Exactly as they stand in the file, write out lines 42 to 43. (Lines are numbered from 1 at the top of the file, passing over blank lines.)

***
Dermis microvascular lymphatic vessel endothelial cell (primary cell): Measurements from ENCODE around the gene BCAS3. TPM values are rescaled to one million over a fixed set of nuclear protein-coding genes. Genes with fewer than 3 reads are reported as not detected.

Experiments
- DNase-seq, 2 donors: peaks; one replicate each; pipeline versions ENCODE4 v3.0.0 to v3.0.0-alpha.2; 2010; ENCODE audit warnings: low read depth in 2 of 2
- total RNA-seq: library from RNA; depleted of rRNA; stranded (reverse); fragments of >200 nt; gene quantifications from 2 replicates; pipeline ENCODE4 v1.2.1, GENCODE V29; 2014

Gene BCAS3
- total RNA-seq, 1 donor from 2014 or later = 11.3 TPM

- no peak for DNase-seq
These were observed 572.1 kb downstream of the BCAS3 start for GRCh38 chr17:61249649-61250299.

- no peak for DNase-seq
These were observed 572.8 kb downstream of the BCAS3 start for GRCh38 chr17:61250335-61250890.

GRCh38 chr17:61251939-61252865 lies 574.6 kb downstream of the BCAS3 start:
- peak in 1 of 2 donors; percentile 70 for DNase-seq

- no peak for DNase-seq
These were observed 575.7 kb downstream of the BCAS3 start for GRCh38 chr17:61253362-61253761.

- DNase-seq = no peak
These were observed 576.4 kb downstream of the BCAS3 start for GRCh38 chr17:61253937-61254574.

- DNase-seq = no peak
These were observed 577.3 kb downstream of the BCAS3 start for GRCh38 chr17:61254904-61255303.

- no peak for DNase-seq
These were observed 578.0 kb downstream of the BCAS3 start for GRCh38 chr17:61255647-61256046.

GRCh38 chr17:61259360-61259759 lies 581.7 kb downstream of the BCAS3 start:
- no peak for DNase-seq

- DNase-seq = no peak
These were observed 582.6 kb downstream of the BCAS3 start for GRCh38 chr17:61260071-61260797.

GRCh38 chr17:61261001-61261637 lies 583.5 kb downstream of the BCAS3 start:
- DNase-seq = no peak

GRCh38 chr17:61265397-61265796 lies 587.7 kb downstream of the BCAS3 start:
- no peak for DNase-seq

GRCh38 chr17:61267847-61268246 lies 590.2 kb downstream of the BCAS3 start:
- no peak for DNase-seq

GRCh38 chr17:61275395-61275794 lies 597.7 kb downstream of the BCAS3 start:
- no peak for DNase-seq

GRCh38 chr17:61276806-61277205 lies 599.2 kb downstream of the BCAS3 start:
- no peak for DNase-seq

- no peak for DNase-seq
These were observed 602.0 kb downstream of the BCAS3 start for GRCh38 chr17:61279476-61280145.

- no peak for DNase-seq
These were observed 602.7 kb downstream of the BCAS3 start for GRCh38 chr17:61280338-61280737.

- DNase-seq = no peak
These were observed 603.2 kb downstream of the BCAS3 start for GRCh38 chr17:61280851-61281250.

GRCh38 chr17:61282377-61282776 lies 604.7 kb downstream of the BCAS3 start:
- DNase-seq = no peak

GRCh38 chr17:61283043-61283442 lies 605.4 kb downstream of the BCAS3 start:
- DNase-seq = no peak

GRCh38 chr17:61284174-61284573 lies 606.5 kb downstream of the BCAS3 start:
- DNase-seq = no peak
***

- DNase-seq = no peak

GRCh38 chr17:61283043-61283442 lies 605.4 kb downstream of the BCAS3 start: